Your recounting of all the torture and killings and the wars of religion and of the Inquisition are horrifying to read, but of course they are not news nor have they anything to do with what Christ preached. Does the fact that people have committed atrocities in the name of religion amount to a good argument against religion?
I was really trying to explain why it all came about. The appalling atrocities which the Church in the Middle Ages inflicted on people came about simply because the Church was a tremendous force for social cohesion. Today we don’t get that feeling of social cohesion from the Church; we get it from sport, from television, from football. The great binding force in all countries is the World Cup. It’s not a religion, but it is a substitute for the cohesion which the Church used to offer.
But is it not the case that even if you set religion aside, the human capacity for the infliction of evil and pain is ever with us? I mean, religion was dead in Russia and in China when Stalin and Mao Tse-tung outdid the Nazis in torture and killing…
Yes, that is so, but you are making a political point. What I’m saying is that you can have a democratic society such as ours in which the people have abandoned the Christian religion on the grounds that it has outlived its usefulness. That doesn’t make them any the less good people. The Scottish philosopher David Hume said we should do things that are right and good, but not because the chaplain or Jesus Christ or God said so. I agree with David Hume.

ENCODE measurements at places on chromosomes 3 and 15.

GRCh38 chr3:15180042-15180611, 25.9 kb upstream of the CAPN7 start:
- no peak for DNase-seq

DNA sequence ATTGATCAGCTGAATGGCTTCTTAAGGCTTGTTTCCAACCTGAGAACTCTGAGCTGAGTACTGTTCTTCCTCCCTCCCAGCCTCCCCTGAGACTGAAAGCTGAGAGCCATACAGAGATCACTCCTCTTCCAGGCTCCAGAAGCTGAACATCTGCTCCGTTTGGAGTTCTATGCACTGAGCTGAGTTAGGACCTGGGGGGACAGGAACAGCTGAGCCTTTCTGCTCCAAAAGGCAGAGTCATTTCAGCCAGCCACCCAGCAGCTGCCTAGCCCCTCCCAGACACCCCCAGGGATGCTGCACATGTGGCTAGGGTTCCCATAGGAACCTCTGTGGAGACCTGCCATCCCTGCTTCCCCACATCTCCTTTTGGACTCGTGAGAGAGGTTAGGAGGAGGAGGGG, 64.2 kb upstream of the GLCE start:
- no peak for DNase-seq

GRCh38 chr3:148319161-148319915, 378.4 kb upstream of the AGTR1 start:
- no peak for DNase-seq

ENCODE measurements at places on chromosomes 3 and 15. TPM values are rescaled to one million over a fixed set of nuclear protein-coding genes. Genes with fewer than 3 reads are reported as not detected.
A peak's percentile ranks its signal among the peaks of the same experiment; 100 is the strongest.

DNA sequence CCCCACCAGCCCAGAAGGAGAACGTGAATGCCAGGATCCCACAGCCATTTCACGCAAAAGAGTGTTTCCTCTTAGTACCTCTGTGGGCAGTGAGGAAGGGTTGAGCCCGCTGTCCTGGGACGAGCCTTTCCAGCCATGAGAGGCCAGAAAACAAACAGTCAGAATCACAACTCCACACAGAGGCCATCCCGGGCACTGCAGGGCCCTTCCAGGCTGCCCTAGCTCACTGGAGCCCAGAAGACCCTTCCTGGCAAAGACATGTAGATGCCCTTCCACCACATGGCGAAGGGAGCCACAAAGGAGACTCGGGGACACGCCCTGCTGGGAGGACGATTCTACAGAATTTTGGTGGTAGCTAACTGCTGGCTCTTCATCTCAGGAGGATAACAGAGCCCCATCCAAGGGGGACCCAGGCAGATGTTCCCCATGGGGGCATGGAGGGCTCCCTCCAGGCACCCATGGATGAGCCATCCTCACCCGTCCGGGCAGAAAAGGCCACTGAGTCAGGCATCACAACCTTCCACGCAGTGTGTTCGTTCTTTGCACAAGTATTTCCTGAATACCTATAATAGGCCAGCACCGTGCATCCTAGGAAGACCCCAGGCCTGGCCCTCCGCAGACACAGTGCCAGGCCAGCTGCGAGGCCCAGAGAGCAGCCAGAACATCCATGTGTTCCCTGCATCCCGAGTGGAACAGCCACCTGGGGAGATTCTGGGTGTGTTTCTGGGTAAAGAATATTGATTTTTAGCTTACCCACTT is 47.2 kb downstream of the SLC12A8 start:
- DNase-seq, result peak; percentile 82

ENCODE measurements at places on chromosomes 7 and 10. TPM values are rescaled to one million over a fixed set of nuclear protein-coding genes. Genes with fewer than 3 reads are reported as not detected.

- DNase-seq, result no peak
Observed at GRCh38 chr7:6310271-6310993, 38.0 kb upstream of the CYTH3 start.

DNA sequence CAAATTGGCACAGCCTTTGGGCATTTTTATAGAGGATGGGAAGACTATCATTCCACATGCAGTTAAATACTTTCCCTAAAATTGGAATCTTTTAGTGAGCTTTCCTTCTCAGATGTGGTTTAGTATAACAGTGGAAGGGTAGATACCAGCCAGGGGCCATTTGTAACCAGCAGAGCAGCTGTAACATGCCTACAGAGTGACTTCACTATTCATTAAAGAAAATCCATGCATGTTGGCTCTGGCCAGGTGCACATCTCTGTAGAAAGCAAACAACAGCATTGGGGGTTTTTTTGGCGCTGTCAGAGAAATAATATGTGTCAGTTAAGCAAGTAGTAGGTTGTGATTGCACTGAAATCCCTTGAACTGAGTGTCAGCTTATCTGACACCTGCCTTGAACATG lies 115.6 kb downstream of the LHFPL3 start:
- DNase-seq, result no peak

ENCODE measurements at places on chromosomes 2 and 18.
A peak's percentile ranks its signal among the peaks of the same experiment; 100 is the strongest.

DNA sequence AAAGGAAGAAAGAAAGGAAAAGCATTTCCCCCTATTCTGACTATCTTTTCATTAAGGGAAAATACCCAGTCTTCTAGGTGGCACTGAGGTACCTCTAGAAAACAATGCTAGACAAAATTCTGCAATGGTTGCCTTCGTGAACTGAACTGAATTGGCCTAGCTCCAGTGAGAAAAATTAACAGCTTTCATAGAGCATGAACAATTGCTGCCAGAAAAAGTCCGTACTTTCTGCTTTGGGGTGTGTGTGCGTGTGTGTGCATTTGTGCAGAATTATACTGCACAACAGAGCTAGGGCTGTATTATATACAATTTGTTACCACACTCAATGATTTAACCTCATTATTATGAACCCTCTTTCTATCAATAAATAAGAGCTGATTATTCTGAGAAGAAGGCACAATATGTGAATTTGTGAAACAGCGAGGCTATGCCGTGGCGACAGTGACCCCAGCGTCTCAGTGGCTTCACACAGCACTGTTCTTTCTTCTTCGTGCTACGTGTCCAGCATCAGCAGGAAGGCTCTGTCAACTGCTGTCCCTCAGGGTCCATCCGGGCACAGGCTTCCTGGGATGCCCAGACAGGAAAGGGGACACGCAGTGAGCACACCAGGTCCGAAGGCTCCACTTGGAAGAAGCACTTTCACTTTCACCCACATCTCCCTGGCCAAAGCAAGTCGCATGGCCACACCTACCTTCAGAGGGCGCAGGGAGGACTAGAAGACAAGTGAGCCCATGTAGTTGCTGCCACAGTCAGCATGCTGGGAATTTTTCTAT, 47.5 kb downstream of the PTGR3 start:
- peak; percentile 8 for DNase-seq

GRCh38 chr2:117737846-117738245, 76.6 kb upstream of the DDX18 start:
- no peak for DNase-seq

But in the absence of religious guidelines how are we to differentiate between good and bad?
It is possible to put something in the place of religion. For example, I mention in my book the Victorian poet Walter Savage Landor who wrote a famous poem before he died: ‘I strove with none; for none was worth my strife./ Nature I loved and, next to nature, art;/ I warmed both hands before the fire of life./ It sinks, and I am ready to depart.’ Well, that’s my philosophy too. He didn’t mention religion, only his love of nature and of art, and that is what I myself feel very much too. When I go to Scotland and walk in the mountains there, I think about the line from the Psalms, ‘I will lift up mine eyes unto the hills from whence cometh my strength.’ I’m tremendously moved by music and poetry and particularly religious poetry which I find inspirational. You don’t have to be a Christian to enjoy religiously inspired lines.